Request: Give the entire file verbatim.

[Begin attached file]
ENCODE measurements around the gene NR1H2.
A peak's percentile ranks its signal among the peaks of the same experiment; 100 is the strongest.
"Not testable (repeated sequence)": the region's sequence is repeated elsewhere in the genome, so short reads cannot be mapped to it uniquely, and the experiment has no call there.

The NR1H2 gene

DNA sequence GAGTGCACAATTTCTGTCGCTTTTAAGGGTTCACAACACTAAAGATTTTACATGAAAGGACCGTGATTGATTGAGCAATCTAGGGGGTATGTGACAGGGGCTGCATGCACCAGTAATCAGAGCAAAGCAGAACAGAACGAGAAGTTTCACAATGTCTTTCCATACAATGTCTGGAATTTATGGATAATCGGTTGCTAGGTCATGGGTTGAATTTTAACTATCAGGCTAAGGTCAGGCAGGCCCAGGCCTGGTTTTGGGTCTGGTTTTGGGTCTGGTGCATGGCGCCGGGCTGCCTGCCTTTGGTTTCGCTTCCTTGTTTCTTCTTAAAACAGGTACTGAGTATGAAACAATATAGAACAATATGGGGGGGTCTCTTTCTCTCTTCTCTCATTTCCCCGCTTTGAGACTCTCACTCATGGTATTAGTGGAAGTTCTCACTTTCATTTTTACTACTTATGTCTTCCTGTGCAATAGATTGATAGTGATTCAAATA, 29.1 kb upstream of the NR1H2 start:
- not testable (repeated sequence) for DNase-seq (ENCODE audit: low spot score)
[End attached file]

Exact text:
ENCODE measurements around the gene NR1H2.
A peak's percentile ranks its signal among the peaks of the same experiment; 100 is the strongest.
"Not testable (repeated sequence)": the region's sequence is repeated elsewhere in the genome, so short reads cannot be mapped to it uniquely, and the experiment has no call there.

The NR1H2 gene

DNA sequence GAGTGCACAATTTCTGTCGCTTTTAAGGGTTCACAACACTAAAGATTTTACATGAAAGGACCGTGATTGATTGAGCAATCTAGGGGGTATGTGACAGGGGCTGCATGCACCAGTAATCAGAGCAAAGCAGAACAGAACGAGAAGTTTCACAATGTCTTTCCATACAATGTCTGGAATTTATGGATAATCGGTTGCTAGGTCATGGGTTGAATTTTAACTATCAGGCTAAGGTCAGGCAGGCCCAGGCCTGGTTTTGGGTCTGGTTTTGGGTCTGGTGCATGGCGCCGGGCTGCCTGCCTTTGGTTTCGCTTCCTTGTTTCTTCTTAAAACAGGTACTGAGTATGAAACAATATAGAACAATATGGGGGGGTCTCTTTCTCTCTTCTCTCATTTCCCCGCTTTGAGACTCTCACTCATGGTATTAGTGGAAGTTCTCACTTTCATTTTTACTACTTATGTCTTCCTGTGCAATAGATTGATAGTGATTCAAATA, 29.1 kb upstream of the NR1H2 start:
- not testable (repeated sequence) for DNase-seq (ENCODE audit: low spot score)